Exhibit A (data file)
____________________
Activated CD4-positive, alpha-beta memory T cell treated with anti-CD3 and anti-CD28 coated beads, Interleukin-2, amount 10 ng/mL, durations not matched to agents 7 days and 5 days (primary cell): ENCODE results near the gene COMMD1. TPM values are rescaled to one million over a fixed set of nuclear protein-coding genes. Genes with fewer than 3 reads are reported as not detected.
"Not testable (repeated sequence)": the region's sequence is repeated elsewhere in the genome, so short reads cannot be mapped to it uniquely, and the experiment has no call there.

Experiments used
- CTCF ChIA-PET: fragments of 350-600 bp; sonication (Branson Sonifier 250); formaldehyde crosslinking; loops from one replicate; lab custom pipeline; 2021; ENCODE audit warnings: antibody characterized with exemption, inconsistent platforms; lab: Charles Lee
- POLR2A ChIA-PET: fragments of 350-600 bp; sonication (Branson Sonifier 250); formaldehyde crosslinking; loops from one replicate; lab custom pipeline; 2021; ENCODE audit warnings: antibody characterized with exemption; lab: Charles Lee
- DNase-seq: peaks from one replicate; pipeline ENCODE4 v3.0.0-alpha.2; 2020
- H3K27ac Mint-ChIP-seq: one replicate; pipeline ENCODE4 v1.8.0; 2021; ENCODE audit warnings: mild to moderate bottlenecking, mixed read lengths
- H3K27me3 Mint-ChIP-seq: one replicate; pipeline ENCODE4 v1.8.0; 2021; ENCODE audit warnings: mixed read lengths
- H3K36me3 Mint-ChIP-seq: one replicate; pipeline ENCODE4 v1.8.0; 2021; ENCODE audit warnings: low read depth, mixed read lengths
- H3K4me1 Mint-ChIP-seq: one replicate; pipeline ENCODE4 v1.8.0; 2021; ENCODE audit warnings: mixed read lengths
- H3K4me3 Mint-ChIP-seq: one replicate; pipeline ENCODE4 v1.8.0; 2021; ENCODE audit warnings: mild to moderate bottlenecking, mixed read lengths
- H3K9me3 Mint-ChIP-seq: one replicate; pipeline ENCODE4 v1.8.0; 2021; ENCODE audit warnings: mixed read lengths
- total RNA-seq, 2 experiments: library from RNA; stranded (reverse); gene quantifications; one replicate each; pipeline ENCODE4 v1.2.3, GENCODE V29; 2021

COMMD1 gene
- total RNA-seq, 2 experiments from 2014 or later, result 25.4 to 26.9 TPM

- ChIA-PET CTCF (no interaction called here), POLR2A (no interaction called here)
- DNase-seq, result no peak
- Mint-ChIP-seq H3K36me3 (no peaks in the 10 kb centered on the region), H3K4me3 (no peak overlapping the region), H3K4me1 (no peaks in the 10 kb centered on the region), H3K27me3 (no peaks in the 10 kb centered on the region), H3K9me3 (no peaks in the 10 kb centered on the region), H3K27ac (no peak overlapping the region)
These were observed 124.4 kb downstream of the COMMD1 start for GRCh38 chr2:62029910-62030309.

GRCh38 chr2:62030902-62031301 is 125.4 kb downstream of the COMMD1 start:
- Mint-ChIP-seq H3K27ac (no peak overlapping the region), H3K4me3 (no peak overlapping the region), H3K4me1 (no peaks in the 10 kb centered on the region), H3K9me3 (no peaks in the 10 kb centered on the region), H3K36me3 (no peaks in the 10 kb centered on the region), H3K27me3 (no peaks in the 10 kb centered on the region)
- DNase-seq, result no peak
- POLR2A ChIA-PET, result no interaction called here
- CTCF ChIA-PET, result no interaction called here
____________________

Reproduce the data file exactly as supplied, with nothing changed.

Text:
Activated CD4-positive, alpha-beta memory T cell treated with anti-CD3 and anti-CD28 coated beads, Interleukin-2, amount 10 ng/mL, durations not matched to agents 7 days and 5 days (primary cell): ENCODE results near the gene COMMD1. TPM values are rescaled to one million over a fixed set of nuclear protein-coding genes. Genes with fewer than 3 reads are reported as not detected.
"Not testable (repeated sequence)": the region's sequence is repeated elsewhere in the genome, so short reads cannot be mapped to it uniquely, and the experiment has no call there.

Experiments used
- CTCF ChIA-PET: fragments of 350-600 bp; sonication (Branson Sonifier 250); formaldehyde crosslinking; loops from one replicate; lab custom pipeline; 2021; ENCODE audit warnings: antibody characterized with exemption, inconsistent platforms; lab: Charles Lee
- POLR2A ChIA-PET: fragments of 350-600 bp; sonication (Branson Sonifier 250); formaldehyde crosslinking; loops from one replicate; lab custom pipeline; 2021; ENCODE audit warnings: antibody characterized with exemption; lab: Charles Lee
- DNase-seq: peaks from one replicate; pipeline ENCODE4 v3.0.0-alpha.2; 2020
- H3K27ac Mint-ChIP-seq: one replicate; pipeline ENCODE4 v1.8.0; 2021; ENCODE audit warnings: mild to moderate bottlenecking, mixed read lengths
- H3K27me3 Mint-ChIP-seq: one replicate; pipeline ENCODE4 v1.8.0; 2021; ENCODE audit warnings: mixed read lengths
- H3K36me3 Mint-ChIP-seq: one replicate; pipeline ENCODE4 v1.8.0; 2021; ENCODE audit warnings: low read depth, mixed read lengths
- H3K4me1 Mint-ChIP-seq: one replicate; pipeline ENCODE4 v1.8.0; 2021; ENCODE audit warnings: mixed read lengths
- H3K4me3 Mint-ChIP-seq: one replicate; pipeline ENCODE4 v1.8.0; 2021; ENCODE audit warnings: mild to moderate bottlenecking, mixed read lengths
- H3K9me3 Mint-ChIP-seq: one replicate; pipeline ENCODE4 v1.8.0; 2021; ENCODE audit warnings: mixed read lengths
- total RNA-seq, 2 experiments: library from RNA; stranded (reverse); gene quantifications; one replicate each; pipeline ENCODE4 v1.2.3, GENCODE V29; 2021

COMMD1 gene
- total RNA-seq, 2 experiments from 2014 or later, result 25.4 to 26.9 TPM

- ChIA-PET CTCF (no interaction called here), POLR2A (no interaction called here)
- DNase-seq, result no peak
- Mint-ChIP-seq H3K36me3 (no peaks in the 10 kb centered on the region), H3K4me3 (no peak overlapping the region), H3K4me1 (no peaks in the 10 kb centered on the region), H3K27me3 (no peaks in the 10 kb centered on the region), H3K9me3 (no peaks in the 10 kb centered on the region), H3K27ac (no peak overlapping the region)
These were observed 124.4 kb downstream of the COMMD1 start for GRCh38 chr2:62029910-62030309.

GRCh38 chr2:62030902-62031301 is 125.4 kb downstream of the COMMD1 start:
- Mint-ChIP-seq H3K27ac (no peak overlapping the region), H3K4me3 (no peak overlapping the region), H3K4me1 (no peaks in the 10 kb centered on the region), H3K9me3 (no peaks in the 10 kb centered on the region), H3K36me3 (no peaks in the 10 kb centered on the region), H3K27me3 (no peaks in the 10 kb centered on the region)
- DNase-seq, result no peak
- POLR2A ChIA-PET, result no interaction called here
- CTCF ChIA-PET, result no interaction called here